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  3. "End the occupation !" PAJU Vigil #926 November 9, 2018: Traveling the world as a Palestinian on an Israeli passport

"End the occupation !" PAJU Vigil #926 November 9, 2018: Traveling the world as a Palestinian on an Israeli passport

Publication date : 2018-11-09

Part 1 At home, we speak Arabic intermixed with Hebrew. We deal with Israeli law, Israeli institutions, and can participate in the Israeli political system. But we are always conscious of our Palestinian heritage. Everything becomes more difficult whenever I cross borders. The in-betweeness of my identity is lost.

To immigration officers, government officials, and school administrators, only the nationality listed on my passport matters. When I traveled to Morocco last year, I was escorted from the airport by security — for my protection, because of my Israeli passport — and greeted with “Shabbat Shalom.”

When I told the airport official “thank you, but I am not Jewish,” he responded, “it does not matter.”

Traveling the world as a Palestinian on an Israeli passport

Part 1 At home, we speak Arabic intermixed with Hebrew. We deal with Israeli law, Israeli institutions, and can participate in the Israeli political system. But we are always conscious of our Palestinian heritage. Everything becomes more difficult whenever I cross borders. The in-betweeness of my identity is lost. To immigration officers, government officials, and school administrators, only the nationality listed on my passport matters.

When I traveled to Morocco last year, I was escorted from the airport by security — for my protection, because of my Israeli passport — and greeted with “Shabbat Shalom.” When I told the airport official “thank you, but I am not Jewish,” he responded, “it does not matter.”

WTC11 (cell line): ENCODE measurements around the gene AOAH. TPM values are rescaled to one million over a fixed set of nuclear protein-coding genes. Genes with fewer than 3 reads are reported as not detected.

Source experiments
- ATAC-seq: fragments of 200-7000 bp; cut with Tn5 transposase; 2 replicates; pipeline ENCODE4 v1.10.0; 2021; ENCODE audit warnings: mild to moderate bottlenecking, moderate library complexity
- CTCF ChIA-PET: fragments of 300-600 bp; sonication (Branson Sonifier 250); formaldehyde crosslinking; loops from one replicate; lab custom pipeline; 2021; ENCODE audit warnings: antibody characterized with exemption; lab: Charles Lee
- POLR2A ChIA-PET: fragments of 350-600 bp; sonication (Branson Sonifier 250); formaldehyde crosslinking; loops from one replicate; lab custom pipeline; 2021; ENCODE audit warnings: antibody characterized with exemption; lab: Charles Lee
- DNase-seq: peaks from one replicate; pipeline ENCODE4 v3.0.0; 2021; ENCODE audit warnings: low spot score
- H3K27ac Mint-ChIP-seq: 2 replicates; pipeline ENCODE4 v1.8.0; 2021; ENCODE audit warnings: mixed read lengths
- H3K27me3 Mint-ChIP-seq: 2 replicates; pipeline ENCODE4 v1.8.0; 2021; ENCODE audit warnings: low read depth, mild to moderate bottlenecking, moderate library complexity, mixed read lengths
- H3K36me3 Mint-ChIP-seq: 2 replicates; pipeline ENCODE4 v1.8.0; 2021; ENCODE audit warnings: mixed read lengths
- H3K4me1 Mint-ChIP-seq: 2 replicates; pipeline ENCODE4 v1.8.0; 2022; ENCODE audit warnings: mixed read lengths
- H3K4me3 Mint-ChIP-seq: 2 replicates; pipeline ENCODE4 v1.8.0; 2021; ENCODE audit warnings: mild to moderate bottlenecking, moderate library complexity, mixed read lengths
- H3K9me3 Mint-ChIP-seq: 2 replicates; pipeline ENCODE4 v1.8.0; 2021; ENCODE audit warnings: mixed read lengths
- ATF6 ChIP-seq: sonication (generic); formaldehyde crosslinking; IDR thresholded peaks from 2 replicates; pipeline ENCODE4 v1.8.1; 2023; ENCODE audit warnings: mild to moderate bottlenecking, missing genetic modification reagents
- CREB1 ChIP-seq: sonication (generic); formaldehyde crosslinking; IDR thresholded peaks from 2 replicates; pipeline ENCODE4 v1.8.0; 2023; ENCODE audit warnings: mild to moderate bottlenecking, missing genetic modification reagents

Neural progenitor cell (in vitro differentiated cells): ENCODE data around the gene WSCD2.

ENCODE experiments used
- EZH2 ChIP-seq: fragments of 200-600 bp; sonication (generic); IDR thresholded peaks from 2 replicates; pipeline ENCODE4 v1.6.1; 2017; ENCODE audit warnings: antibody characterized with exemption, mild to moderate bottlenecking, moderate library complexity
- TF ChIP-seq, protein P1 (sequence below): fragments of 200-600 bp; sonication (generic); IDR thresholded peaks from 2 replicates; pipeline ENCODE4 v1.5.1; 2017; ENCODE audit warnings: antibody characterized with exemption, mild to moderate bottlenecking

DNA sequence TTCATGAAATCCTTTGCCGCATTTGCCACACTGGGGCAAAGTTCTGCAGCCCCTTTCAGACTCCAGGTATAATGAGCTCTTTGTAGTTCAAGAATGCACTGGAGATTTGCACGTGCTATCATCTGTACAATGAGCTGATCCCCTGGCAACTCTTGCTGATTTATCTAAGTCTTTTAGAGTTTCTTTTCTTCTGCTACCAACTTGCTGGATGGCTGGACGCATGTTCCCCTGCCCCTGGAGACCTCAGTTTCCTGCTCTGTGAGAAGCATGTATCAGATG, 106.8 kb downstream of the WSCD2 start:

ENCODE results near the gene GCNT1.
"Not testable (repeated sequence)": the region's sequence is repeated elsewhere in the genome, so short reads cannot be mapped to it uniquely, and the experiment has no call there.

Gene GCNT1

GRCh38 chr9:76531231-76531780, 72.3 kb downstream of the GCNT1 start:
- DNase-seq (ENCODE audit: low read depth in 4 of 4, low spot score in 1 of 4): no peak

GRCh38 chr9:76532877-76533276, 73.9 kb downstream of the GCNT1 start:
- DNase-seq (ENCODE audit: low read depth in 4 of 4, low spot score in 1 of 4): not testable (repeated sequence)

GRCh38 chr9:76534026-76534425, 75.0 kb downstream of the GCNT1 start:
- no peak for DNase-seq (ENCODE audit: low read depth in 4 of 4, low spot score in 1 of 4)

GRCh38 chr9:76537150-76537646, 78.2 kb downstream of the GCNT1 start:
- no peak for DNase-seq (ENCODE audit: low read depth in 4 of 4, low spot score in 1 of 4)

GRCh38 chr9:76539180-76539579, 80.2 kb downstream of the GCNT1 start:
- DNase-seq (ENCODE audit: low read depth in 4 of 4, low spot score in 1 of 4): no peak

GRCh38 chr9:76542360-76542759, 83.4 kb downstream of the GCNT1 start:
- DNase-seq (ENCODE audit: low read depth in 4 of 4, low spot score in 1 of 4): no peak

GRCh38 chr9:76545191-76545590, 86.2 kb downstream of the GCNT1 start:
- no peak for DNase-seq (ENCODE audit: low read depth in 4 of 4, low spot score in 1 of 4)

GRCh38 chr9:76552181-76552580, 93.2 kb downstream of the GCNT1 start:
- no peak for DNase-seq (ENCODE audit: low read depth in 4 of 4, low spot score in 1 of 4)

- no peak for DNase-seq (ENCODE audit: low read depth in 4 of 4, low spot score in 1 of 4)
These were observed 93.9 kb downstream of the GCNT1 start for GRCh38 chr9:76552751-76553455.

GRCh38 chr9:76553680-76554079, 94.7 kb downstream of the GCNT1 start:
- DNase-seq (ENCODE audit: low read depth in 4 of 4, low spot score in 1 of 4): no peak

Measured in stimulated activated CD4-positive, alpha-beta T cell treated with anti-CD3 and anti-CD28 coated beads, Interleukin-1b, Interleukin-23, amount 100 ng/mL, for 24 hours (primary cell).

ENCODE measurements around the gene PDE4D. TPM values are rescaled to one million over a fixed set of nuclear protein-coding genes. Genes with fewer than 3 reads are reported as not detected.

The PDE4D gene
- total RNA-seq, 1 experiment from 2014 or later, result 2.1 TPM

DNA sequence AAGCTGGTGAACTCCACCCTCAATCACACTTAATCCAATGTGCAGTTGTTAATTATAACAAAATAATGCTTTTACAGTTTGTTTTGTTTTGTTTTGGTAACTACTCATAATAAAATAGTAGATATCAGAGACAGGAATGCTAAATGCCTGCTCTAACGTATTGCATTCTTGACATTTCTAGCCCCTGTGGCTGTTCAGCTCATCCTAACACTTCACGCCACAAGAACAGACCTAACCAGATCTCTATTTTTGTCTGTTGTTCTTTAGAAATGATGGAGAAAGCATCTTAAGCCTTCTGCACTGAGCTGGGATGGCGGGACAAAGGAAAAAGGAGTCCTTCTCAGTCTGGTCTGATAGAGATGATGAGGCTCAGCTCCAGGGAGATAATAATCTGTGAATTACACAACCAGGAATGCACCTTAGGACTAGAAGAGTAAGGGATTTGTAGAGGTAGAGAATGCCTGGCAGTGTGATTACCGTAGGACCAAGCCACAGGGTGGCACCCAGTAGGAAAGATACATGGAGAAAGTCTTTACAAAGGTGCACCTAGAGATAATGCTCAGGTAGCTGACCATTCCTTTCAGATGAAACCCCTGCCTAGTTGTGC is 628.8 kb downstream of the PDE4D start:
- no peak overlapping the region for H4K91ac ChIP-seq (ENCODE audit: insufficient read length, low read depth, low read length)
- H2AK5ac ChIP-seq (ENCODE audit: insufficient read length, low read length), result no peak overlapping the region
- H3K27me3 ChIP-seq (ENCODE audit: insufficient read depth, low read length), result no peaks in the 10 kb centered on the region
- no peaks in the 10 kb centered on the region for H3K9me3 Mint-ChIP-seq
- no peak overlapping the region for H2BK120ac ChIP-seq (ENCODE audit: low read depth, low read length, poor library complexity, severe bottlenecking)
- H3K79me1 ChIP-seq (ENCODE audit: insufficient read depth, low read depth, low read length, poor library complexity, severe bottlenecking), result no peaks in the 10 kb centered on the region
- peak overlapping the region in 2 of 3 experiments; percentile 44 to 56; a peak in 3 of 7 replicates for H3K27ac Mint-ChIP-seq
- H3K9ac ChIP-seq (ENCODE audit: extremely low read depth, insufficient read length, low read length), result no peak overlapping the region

In 2013, I applied for a visa to conduct research in Egypt. The application has been pending ever since. I did not really know what happened until recently when my Egyptian friend, whose address I had used on the application, finally told me that Egyptian intelligence officers had come to her house and questioned her about her relationship with “this Israeli student,” even though I wrote my name in Arabic on the application. My Israeli passport trumped my Palestinian heritage.

I regularly find myself having to explain the history of how some Palestinians ended up with Israeli citizenship: in 1948, Israel granted citizenship to the Arab natives who survived the Nakba and remained within its newly established borders.

Suddenly isolated from the rest of the Arab world, the Palestinian community inside Israel was subject to military rule until 1966, while the government expropriated large swaths of land belonging to them and to other Palestinian refugees. Because our schools are controlled by Israel, our Palestinian identity is mostly passed down to us at home, where we learn about our history and culture.

Our sense of otherness is further reinforced through racist rhetoric and discriminatory policies in Israeli society and government. Senior politicians regularly propose plans that would push Arab citizens and villages out of Israel in a resolution to the conflict. The Jewish Nation-State Law is another, more recent reminder of the fragility — and inferiority — of our civic identity.

The author Anwar Mhajne is a postdoctoral fellow at Stonehill College. She presented her research at various conferences including the International Feminist Journal of Politics, the Midwest Political Science Association, and the International Studies Association.

Adapted from https://972mag.com/traveling-the-world-as-a-palestinian-on-an-israeli-passport/138297/

Distributed by PAJU (Palestinian and Jewish Unity)

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